Analysis

Coggins: When Teachers Have to Be CFOs — Online Classroom Fundraising Speaks Volumes About Inequitable Resources in Our Nation’s Schools

By Celine Coggins | March 29, 2020

Grantmakers for Education

The nationwide misalignment between the science of how to teach children to read and how reading is actually taught in most schools has been in the news for more than a year. The sustained attention of the pundit class to this issue raises a question: Why is this urgency to change practice not trickling into every teachers lounge in America? What might teachers be discussing instead?

A new report from Grantmakers for Education on the use of the crowdfunding site DonorsChoose offers an explanation. Teachers aren’t talking about the reading wars because they’re too busy trying to solve the resource wars.

The report chronicles the meteoric rise in the use of crowdfunding by teachers, particularly in low-income schools, over the past decade. Aggregated across almost 2 million teacher requests, a picture of widening systemic inequity comes into view. Submissions from high- and low-poverty schools differ greatly in terms of the volume of requests, what supports are requested and the likelihood that they get funded. It is a call to action for those in power, from philanthropy to policy, to use their influence to reconsider the meaning of resource equity in the era of a shrinking social safety net.

At an event discussing the report, educators from low-income schools shared a glimpse into their work life. One taught at a school that required all faculty members to have at least one active DonorsChoose request live at all times to support the school’s needs. Others discussed how they mentored new teachers in tricks of the fundraising trade. They noted that some days, it was worth posting three or more projects because donors were more active than usual. They had learned that certain topics were more likely to get funded than others, and to be on the lookout for days when a major donor was offering matching grants. This is life in the Title I teachers lounge of 2020.

As teachers have become adept at taking on the role of chief development officer for their classrooms, their requests have implications for how we understand the shortcomings of current funding formulas:

1 Funding inequity is deep and growing.

Each analysis of the DonorsChoose database tells a story of inequity. Teacher requests grew at an astonishing compound rate of 23 percent annually, revealing a growing need to supplement where government funding leaves off. The vast majority of fundraising is done by teachers in high-poverty schools. While that means more dollars flow to these schools overall, requests by teachers in more affluent schools are more likely to get funded. Further, teachers in high-poverty schools are more likely to request “need to have” items for their students, like toothbrushes, while teachers in low-poverty schools are more likely to seek “nice to have” supplies, like resources to teach economics.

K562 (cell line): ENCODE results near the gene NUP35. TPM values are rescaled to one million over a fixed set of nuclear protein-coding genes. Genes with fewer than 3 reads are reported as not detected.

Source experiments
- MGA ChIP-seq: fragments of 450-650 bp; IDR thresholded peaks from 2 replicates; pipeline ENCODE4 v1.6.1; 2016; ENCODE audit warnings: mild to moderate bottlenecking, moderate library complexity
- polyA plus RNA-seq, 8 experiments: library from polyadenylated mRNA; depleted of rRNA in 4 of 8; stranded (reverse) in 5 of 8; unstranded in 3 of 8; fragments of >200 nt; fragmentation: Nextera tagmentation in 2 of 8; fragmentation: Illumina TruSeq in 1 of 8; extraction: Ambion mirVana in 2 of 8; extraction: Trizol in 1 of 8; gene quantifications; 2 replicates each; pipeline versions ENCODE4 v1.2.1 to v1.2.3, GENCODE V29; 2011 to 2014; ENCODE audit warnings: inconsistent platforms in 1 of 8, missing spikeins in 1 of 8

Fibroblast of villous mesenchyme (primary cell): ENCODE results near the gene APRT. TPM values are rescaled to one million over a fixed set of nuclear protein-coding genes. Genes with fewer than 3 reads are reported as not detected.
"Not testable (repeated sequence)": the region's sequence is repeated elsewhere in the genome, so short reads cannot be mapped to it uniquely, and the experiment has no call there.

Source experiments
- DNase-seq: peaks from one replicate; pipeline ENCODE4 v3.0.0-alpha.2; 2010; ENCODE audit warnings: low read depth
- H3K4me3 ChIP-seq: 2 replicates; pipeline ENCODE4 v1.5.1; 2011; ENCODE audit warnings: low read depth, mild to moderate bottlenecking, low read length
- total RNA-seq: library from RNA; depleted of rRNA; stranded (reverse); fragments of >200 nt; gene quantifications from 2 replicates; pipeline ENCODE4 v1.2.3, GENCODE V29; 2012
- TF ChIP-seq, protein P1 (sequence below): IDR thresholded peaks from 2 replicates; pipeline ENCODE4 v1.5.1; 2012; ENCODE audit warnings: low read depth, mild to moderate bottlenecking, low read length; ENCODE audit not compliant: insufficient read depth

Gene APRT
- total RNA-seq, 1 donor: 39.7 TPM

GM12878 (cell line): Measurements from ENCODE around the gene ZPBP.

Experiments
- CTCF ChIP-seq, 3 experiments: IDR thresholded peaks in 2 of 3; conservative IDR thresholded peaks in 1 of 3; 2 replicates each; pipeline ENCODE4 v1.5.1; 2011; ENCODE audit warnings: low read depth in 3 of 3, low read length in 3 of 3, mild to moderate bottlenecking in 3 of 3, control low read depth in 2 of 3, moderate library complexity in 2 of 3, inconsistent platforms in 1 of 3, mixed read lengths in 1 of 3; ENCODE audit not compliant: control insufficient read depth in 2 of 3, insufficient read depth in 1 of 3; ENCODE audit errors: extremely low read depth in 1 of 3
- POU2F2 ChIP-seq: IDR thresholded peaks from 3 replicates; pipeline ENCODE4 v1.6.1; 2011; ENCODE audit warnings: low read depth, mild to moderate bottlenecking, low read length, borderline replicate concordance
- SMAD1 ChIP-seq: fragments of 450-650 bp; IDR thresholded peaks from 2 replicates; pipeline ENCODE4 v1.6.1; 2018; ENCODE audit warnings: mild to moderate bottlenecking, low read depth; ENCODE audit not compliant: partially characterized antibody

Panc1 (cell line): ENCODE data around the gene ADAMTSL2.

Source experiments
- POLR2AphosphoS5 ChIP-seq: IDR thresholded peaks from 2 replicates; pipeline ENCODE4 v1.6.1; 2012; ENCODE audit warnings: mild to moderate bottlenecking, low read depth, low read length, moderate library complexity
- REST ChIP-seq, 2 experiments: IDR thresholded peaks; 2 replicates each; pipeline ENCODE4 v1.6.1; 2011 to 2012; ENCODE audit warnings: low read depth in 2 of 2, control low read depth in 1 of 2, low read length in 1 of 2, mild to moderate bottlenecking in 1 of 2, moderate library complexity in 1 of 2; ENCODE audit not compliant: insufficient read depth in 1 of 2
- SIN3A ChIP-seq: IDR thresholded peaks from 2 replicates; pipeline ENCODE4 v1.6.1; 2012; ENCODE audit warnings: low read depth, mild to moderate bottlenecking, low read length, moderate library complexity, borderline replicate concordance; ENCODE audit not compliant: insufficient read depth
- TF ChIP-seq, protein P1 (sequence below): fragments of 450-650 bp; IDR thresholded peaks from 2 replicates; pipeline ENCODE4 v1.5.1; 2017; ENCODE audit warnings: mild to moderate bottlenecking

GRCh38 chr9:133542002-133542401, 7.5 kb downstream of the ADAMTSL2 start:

2 Requests for basic needs are skyrocketing.

Increasingly, teachers in high-poverty settings are taking on responsibility for ensuring that their students have adequate nutrition and warm coats. To capture this growing demand, DonorsChoose took the unusual step of adding a category — Warmth, Care and Hunger — in 2016. In the three years since, that category has grown almost four times as fast as any other, with an annual compound growth rate of 187 percent.

3 Academic needs remain unmet and are teachers’ top priority.

Despite widespread hand-wringing about an inferred lack of interest by teachers in state-of-the-art reading and math instruction, the report suggests otherwise. “Literacy and Language” has been the most-requested category for 10 years running, with “Math and Science” coming in second. No other categories even come close. For perspective, the fast-growing category of “Warmth, Care and Hunger” still comprised only 2 percent of all requests in 2019, while “Literacy and Language” comprised 36 percent.

Teachers’ paid time away from students is limited. The ways they use it offer insight into what must be fixed at a system level to ensure that teachers are improving at their craft and students are getting what they need to succeed. Resource adequacy and distribution deserve a fresh look in this moment of flat education budgets. If we want teachers to focus on incorporating emerging research into their classroom practice — true professional development — we need to take fundraising off their plates.

Celine Coggins, Ph.D., is executive director of Grantmakers for Education and a lecturer at the Harvard Graduate School of Education. 

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